AP Photo/Steve Ruark
Amy Lawson, a fifth-grade teacher at Silver Lake Elementary School in Middletown, Del., teaches an English language arts lesson on Oct. 1. While this school has already begun implementing the national Common Core State Standards for academics, the Common Core standards will quickly become more tangible for four million U.S. school kids beginning March 18, who will help field test the two main assessments created based on the standards.
LEWISTON, Idaho (AP) — It’s test time for Idaho students — and for the test itself. Starting in March, Idaho public schools have begun field testing the Smarter Balanced Assessment Consortium tests aligned with new Common Core State Standards.
Students in grades three through 11 are taking the assessments in Moscow, where the testing window is April 1 to May 16. Students at Lewiston schools, where third- through eighth-graders and 11th-graders will be tested, start today and continue through May 29.
“Things are going well,” Moscow School District Superintendent Greg Bailey said. “We’re finding that the test is taking a little bit longer than expected — that’s part of the field test’s purpose.”
Bailey said that while the state’s former assessment, the ISAT, took an average of six total hours to complete, this year’s tests might average about nine hours.Schools in 45 states, including Idaho and Washington, have been implementing Common Core standards used in the tests over the past two or three years.
Students and teachers won’t see the scores from the English and math-based tests being administered this spring, but all students at Idaho and Washington public schools will receive official results in 2015.
“At this time, we won’t receive any student data back, because the intention is to test the test,” Lewiston School District Curriculum Director Lisa Fenter said.
“Just the kids having the experience of what this new testing will look like will go a long way regardless of the individual feedback of how they did,” Lewiston School District Superintendent Bob Donaldson said.
As with the ISAT, the Smarter Balanced testing is done entirely on computers.
“With limited computer lab space, it just takes a lot of time to get students in and out,” Moscow School District Curriculum Director Sarah Hanchey said. “The test is actually untimed, so students can take as much time as they want or they need.”
Hanchey said the Moscow School District decided to err on the side of caution for the field test, building extra time into the computer lab schedule.
“Doing it for the first time, we don’t know how long it will take to finish,” she said.
Though the tests require more time overall than their predecessors, Bailey said they offer more flexibility.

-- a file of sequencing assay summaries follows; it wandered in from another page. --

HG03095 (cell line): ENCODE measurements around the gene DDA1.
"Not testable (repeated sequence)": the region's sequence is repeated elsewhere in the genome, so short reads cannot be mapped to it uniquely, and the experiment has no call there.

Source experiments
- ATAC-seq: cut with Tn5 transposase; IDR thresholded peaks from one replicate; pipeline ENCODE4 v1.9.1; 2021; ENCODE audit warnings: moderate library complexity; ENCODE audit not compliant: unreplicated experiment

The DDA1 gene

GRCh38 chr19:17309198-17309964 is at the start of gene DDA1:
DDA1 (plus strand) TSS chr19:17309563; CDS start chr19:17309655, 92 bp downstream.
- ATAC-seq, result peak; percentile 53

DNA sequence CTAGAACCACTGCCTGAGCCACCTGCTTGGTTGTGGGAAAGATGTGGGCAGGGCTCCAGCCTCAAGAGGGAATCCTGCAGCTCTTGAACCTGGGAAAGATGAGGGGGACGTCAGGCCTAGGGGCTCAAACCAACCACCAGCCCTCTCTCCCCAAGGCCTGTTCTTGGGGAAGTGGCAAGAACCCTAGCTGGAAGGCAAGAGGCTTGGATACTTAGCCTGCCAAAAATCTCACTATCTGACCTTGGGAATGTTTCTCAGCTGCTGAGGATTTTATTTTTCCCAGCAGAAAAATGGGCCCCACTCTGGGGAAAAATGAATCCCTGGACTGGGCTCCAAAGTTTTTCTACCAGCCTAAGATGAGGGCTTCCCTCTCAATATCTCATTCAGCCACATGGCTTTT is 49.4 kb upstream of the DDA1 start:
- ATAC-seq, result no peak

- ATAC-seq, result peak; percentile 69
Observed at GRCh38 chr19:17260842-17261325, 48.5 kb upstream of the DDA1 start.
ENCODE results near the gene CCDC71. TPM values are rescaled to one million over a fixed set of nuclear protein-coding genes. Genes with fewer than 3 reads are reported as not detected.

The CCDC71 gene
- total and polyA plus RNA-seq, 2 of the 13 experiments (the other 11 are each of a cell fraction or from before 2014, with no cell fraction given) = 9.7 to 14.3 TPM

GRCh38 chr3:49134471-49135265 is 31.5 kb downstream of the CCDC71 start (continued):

“We can split this test up a little bit more,” he said. “That’s one of the things we’re looking at: What’s the best way to split this up so we don’t stress out the kids?”
Bailey is a member of Idaho’s Smarter Balanced advisory committee, made up of administrators, superintendents, test coordinators and teachers.
“What we’re going to be doing is trying to get the feedback of what worked, what didn’t, so we can bring that back to the testing co-op and see if we need to tweak anything,” Bailey said.
“That’s probably one of the most important things is seeing about glitches and fixing (them).”
The only problem Bailey reported at Moscow schools last week was some trouble with the audio portion of the tests, which he said the district was able to correct.
Neither Fenter nor Bailey have heard from parents in their school districts concerned about the Common Core standards or the Smarter Balanced tests.
“I feel good about where we are in Lewiston as far as how we’re teaching and how our students are prepared for this,” Fenter said.
“I haven’t received anything from specific parents,” Bailey said. “I know it’s out there, throughout the whole nation, they’re concerned about the time this test takes.”
As for the tests themselves, Bailey said student feedback so far has been mostly positive.
“The kids are stating that they like the test better. It’s not as monotonous as in the past,” Bailey said. “It was promising to hear that kids liked it. I believe it’s more of a challenging test for the kids, but if it perks their interest that’s good.”
In addition to the Smarter Balanced English language arts and math field tests, Idaho students in fifth, seventh and 10th grades will take the ISAT science assessment this year, for which they will be scored.
While all Idaho schools are participating in the Smarter Balanced field test this year, only some Washington schools have opted in. In the Clarkston School District, students at Heights Elementary School will take the tests later this month.